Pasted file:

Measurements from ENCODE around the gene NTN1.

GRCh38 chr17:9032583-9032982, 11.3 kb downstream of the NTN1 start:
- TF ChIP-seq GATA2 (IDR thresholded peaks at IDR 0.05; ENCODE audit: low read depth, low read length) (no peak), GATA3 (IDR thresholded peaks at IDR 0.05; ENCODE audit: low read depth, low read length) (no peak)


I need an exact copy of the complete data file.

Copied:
Measurements from ENCODE around the gene NTN1.

GRCh38 chr17:9032583-9032982, 11.3 kb downstream of the NTN1 start:
- TF ChIP-seq GATA2 (IDR thresholded peaks at IDR 0.05; ENCODE audit: low read depth, low read length) (no peak), GATA3 (IDR thresholded peaks at IDR 0.05; ENCODE audit: low read depth, low read length) (no peak)